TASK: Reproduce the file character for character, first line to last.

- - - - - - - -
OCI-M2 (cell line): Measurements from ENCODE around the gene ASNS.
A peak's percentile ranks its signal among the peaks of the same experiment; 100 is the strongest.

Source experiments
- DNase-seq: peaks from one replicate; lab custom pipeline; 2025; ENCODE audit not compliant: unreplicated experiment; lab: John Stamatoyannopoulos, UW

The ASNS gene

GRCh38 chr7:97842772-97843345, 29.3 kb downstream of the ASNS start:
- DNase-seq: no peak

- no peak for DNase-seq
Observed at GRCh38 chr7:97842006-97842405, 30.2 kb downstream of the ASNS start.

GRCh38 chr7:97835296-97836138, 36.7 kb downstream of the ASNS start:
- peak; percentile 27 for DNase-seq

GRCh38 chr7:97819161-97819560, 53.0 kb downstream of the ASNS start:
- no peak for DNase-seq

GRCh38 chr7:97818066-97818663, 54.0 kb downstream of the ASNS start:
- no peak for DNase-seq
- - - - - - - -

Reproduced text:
OCI-M2 (cell line): Measurements from ENCODE around the gene ASNS.
A peak's percentile ranks its signal among the peaks of the same experiment; 100 is the strongest.

Source experiments
- DNase-seq: peaks from one replicate; lab custom pipeline; 2025; ENCODE audit not compliant: unreplicated experiment; lab: John Stamatoyannopoulos, UW

The ASNS gene

GRCh38 chr7:97842772-97843345, 29.3 kb downstream of the ASNS start:
- DNase-seq: no peak

- no peak for DNase-seq
Observed at GRCh38 chr7:97842006-97842405, 30.2 kb downstream of the ASNS start.

GRCh38 chr7:97835296-97836138, 36.7 kb downstream of the ASNS start:
- peak; percentile 27 for DNase-seq

GRCh38 chr7:97819161-97819560, 53.0 kb downstream of the ASNS start:
- no peak for DNase-seq

GRCh38 chr7:97818066-97818663, 54.0 kb downstream of the ASNS start:
- no peak for DNase-seq